BlueberriesClick to Enlarge
We import blueberries from all over the world in the UK to enable us to buy the fruit year-round – sourcing our berries from countries including Central and South America, Morocco and mainland Europe.
Shipments from Chile, for example, can be in transit for 3 to 4 weeks and 50 to 60 percent of blueberries are “graded out” once they arrive in the UK because they do not meet the strict quality standards.
Recent blueberry trials were conducted in Poland, a country which exports 25,000 tons of the berry each year, according to It’s Fresh! Those packed with It’s Fresh! stored over a six-week period had a reported 40 percent less waste than those without.
Cherry growers have similar struggles ensuring their fruit retains its freshness in transit. Growers in Greece conducted a three-week trial to measure whether the It’s Fresh! filters could help their cherries retain their bright color and firm texture.
The trial proved that It’s Fresh! filters gave cherries three days extra life and the grower is looking to include the filters for next season’s exports in May-July 2019.
Tests on bananas in Australia, where huge domestic transit distances mean that many batches are rejected upon arrival, found that the filters increased their life by 2 to 3 days.
“We're delighted with the trials and their outcomes. The results clearly show the advantage of the technology we've pioneered,” says Durose. “A huge amount of food gets wasted during import and export so anything that slows ripening can have a big impact.”
“Delicate fruit such as blueberries are a good example with 50/60 percent going off (being graded out) by the time they reach their destination. Our trial shows we can prolong the life of blueberries by 40 percent, which would make an enormous difference for growers, importers, supermarkets and ultimately consumers,” says Durose.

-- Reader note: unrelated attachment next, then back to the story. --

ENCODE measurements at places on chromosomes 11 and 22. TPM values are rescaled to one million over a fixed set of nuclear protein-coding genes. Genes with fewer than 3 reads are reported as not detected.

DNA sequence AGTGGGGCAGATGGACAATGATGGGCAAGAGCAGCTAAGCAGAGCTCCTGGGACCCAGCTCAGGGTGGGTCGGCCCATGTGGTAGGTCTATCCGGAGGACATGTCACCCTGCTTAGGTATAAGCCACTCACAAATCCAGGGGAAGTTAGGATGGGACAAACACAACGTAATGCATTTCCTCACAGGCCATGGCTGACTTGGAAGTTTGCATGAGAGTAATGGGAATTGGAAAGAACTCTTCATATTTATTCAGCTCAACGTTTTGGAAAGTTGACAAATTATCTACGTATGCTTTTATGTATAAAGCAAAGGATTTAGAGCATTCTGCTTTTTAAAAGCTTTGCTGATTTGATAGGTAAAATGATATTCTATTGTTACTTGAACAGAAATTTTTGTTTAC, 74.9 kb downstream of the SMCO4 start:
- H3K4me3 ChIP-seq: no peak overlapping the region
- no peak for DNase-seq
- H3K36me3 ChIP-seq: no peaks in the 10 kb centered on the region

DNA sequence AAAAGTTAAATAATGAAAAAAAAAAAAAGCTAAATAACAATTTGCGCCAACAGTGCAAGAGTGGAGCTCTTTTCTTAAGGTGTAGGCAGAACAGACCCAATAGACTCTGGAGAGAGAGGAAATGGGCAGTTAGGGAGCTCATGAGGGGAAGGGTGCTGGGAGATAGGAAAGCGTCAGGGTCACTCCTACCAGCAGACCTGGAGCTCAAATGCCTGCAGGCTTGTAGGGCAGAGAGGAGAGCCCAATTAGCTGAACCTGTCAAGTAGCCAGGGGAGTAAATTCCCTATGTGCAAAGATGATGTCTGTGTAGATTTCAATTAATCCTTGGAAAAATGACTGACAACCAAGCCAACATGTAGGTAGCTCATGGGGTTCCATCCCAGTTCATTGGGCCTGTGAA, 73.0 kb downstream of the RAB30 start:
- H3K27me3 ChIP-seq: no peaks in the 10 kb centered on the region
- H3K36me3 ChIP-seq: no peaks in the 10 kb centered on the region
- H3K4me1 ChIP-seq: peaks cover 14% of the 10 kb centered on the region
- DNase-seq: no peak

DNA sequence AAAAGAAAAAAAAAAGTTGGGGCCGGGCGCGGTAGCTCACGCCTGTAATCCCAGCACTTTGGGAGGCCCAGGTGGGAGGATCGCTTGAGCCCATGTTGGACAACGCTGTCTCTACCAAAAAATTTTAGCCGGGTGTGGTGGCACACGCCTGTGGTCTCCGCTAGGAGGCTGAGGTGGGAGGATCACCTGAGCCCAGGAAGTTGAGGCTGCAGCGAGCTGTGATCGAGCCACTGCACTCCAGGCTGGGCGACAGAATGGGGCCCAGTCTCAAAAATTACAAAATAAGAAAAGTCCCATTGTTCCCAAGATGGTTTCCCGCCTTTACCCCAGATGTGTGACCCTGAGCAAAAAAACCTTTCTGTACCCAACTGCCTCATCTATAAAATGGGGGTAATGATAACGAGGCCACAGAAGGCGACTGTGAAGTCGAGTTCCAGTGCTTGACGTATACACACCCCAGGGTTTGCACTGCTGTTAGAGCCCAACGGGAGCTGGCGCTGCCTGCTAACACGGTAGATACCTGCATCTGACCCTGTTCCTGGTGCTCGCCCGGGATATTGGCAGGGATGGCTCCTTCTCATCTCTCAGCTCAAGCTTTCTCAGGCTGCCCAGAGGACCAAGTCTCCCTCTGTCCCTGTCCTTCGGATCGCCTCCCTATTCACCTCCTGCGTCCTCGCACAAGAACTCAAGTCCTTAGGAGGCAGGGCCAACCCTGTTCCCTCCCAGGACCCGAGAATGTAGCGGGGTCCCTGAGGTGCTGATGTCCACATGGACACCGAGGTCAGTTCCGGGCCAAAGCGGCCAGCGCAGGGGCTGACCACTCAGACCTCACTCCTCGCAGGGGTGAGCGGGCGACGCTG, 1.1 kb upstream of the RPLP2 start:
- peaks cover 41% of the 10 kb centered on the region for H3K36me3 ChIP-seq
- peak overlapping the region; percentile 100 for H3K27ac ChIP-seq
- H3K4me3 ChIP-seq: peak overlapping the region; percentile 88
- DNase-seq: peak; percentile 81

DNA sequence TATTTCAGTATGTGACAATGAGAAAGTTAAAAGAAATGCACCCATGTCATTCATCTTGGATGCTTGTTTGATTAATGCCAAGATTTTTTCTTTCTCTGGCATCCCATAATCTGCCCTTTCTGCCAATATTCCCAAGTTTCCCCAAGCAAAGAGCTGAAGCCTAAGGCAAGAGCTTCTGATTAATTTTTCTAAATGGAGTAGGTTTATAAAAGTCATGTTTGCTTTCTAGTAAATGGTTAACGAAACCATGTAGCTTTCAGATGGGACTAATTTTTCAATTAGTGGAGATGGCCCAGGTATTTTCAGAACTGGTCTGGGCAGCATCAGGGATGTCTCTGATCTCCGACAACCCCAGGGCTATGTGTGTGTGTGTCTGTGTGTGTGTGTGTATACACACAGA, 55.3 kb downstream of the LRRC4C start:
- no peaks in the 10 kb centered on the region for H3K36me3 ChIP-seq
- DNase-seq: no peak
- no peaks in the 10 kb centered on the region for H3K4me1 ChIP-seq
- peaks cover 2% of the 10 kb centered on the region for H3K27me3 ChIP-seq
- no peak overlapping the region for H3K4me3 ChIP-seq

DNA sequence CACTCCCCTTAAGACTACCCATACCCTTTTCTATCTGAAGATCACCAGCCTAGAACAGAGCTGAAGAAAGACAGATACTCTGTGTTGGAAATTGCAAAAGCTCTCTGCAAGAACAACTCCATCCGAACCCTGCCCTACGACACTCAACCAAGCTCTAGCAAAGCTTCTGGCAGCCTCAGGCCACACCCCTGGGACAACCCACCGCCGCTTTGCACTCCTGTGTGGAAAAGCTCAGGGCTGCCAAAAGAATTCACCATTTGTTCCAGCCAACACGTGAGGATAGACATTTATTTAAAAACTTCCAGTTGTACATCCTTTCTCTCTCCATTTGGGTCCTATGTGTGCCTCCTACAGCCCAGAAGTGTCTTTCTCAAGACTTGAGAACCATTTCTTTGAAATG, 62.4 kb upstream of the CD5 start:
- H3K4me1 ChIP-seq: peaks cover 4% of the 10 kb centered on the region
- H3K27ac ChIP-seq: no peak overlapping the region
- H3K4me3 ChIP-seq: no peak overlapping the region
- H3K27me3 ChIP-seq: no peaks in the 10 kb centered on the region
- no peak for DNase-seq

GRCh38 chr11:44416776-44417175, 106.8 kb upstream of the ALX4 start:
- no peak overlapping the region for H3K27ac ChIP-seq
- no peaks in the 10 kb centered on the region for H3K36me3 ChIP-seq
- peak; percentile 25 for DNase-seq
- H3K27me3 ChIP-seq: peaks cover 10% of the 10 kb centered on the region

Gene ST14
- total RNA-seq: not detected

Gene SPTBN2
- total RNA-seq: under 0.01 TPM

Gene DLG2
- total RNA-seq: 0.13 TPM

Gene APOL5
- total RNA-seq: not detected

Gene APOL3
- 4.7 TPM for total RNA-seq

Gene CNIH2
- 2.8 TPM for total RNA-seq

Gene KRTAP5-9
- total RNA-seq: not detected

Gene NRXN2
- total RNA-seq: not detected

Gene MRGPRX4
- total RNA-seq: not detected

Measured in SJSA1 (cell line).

The big debate
“The UK is a nation of fresh fruit lovers and we are used to being able to buy our favorites all year round, whatever the season,” Lee tells PackagingInsights. “This creates huge challenges for farmers, importers and supermarkets globally to keep produce fresh in transit.”
Click to Enlarge“It is clear that the carbon footprint of Britain’s fresh fruit and veg consumption must be addressed and the new technology developed by It’s Fresh! provides a means of ensuring that far more fresh produce makes it to our shelves. There is immense pressure on growers and exporters to prevent their fresh produce ripening in transit and causing huge wastage,” he says.
“Ours is what we would call ‘purposeful packaging,’ which is genuinely helping to reduce food wastage and which will, in turn, reduce the amount of packaging needed overall as the produce lasts longer.”
“There is a big debate about food packaging at the moment, but the reality is that the fresh food industry does need packaging,” Lee concludes.
What next for It’s Fresh!? According to Lee, the company is already working on alternative ways to add value to different parts of the supply chain. This might involve printing onto alternative substrates such as paper, carton-board and plastic alternatives, he says, as well as looking at different delivery system formats.
By Joshua Poole
To contact our editorial team please email us at email@example.com
Subscribe now to receive the latest news directly into your inbox.